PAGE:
Israel mourns the death of three teenagers after their bodies were found yesterday. Photo: Getty.
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“Hamas will pay”: Israel responds to the killing of three teenagers

Israel is preparing to retaliate for the killing of three teenagers, but an increase in violence will hurt both sides.

What is a proportionate response to the killing of three innocent teenagers? There is no easy way to reply to this question, because how can you possibly weigh up one human life against another, or against a set of political goals? Still, it’s a question I can’t help asking.

On 12 June, three Israeli teenagers – Gilad Shaer (16), Naftali Fraenkel (16) and Eyal Yifrah (19) – went missing while hitchhiking south of Jerusalem. After weeks of searching, their bodies were found under a pile of rocks in a field. They had been shot dead, just hours after they went missing. Their story gripped Israel. Their deaths are a tragedy.

But then things get a little bit more complex and political. Israeli intelligence have long maintained the teenagers were kidnapped by Hamas, and they have named two key suspects – Marwan Qawasmeh and Amer Abu Aisha – who disappeared from their homes on the night of the kidnapping and have not returned since. Hamas denies responsibility and claims Israel is using the tragedy as an excuse for another offensive in Gaza.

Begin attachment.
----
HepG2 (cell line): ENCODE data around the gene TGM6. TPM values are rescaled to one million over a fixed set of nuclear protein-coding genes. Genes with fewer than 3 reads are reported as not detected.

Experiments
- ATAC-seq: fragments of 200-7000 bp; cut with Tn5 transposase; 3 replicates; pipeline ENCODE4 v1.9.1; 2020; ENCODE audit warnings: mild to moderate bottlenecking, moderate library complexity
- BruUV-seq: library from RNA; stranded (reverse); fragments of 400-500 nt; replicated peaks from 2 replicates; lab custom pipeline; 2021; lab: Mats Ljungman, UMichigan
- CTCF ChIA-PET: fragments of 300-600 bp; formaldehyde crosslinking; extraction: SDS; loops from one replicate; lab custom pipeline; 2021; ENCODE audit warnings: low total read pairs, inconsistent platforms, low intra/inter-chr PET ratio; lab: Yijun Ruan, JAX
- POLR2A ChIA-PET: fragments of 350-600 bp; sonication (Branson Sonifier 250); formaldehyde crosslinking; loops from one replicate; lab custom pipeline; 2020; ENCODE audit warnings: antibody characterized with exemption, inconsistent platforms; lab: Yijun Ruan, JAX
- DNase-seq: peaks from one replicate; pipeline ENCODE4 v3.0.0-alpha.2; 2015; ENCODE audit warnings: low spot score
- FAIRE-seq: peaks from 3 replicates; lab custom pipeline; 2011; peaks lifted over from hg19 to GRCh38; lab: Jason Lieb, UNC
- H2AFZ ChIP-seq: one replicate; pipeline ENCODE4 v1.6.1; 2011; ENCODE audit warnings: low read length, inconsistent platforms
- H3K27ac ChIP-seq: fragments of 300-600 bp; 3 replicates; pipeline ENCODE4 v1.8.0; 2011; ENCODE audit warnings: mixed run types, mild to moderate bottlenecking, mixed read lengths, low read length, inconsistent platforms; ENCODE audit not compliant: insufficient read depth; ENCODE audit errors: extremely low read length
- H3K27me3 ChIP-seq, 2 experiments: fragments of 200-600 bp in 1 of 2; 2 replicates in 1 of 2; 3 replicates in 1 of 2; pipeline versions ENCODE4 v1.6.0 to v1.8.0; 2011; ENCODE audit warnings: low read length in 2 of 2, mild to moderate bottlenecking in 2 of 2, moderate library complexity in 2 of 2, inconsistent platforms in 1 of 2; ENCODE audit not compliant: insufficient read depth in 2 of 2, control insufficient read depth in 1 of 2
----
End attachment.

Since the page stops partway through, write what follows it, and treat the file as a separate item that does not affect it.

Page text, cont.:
Either way, five Palestinians have been killed in the course of the search operation (according to the Guardian), over 400 Palestinians – mainly Hamas members – have been arrested, 34 locations in Gaza have been hit by airstrikes and Israeli troops have raided over 1,300 sites, sparking riots in some towns. Family members of the dead Palestinians, some of whom were teenagers, have complained that their deaths did not receive the same media coverage, and were not met with the same outrage. That’s an indictment of the political climate in the Middle East: a teenage death is not seen as a tragedy by everyone. Meanwhile, Hamas is fighting back: Israel say at least 26 rockets have hit their territory in the last four days.

The tensions on both sides are only likely to increase, and the violence will escalate. Concerns are mounting of another full-scale invasion by Israel of parts of Gaza and the West Bank. During the 2008-9 Gaza war, 1400 Palestinians and 13 Israelis were killed.  

Would this be a proportionate response? Israel will argue that its armed retaliation is crucial to maintaining national security and combating terrorism. Palestinians will say the move amounts to collective punishment. Both are to some extent true – yet ultimately, an increase in violence will hurt both sides. Palestine will bear the heaviest losses, and Israeli violence will embitter and radicalise populations in Gaza and the West Bank.